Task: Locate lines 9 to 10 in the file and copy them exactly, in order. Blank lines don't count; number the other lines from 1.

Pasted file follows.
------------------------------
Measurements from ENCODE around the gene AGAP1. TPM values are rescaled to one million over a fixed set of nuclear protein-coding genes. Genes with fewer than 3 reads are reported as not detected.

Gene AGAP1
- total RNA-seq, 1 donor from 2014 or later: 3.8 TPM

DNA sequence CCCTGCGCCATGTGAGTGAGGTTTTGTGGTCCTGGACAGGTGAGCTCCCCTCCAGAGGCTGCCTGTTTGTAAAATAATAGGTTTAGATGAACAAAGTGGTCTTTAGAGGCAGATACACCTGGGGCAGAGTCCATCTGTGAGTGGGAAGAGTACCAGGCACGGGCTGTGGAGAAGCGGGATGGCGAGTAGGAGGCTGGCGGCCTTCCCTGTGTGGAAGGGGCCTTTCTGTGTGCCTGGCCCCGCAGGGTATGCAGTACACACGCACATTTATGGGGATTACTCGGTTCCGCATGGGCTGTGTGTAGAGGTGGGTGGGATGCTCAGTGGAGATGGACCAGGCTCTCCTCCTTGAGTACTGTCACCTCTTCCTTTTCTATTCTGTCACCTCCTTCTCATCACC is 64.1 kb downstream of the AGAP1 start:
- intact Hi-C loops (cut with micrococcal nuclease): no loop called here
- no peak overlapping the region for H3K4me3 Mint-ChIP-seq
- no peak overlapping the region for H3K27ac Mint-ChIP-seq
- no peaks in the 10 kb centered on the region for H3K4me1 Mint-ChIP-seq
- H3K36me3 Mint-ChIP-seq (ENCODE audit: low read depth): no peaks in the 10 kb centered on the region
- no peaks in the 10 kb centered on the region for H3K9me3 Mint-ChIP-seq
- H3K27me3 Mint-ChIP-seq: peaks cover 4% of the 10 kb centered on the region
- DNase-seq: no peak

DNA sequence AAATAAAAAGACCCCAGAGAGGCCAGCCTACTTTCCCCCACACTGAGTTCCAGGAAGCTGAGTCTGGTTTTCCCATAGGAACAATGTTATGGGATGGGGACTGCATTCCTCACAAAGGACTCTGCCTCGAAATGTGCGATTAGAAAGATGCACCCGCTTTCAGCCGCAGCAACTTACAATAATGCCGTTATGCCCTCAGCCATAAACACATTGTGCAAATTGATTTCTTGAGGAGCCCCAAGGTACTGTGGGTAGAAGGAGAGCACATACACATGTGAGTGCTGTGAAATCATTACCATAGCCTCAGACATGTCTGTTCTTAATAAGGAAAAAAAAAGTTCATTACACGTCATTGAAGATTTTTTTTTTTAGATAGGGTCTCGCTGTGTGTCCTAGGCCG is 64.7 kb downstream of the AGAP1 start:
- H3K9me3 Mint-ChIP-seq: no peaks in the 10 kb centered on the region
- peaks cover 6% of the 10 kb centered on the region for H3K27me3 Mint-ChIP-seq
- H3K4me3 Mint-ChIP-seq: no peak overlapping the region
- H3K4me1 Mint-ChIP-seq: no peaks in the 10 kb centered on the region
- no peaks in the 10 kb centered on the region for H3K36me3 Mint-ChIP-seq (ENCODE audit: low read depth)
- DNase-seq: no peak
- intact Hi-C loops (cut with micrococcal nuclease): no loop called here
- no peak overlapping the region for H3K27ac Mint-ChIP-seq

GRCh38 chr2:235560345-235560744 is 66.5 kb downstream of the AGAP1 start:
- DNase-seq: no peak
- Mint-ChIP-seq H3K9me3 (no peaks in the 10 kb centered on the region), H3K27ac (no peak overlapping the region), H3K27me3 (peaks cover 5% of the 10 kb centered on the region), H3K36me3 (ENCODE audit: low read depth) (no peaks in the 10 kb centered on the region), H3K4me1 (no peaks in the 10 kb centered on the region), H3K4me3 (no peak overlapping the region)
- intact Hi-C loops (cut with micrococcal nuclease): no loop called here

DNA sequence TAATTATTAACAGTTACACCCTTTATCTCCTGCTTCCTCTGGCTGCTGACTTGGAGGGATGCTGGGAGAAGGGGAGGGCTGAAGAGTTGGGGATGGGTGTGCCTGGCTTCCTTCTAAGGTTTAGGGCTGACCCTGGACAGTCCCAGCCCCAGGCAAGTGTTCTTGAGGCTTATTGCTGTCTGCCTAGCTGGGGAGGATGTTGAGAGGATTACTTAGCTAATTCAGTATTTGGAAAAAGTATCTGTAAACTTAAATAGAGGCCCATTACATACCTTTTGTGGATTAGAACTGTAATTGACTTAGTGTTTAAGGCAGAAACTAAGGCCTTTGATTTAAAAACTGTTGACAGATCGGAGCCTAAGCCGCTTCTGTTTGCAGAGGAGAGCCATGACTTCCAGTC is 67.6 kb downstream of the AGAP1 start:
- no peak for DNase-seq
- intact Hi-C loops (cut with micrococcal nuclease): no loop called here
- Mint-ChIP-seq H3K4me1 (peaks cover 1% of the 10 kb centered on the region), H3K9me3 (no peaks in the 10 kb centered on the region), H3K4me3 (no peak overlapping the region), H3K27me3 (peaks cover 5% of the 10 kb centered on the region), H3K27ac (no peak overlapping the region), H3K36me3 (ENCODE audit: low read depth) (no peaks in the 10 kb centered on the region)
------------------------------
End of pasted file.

- H3K36me3 Mint-ChIP-seq (ENCODE audit: low read depth): no peaks in the 10 kb centered on the region
- no peaks in the 10 kb centered on the region for H3K9me3 Mint-ChIP-seq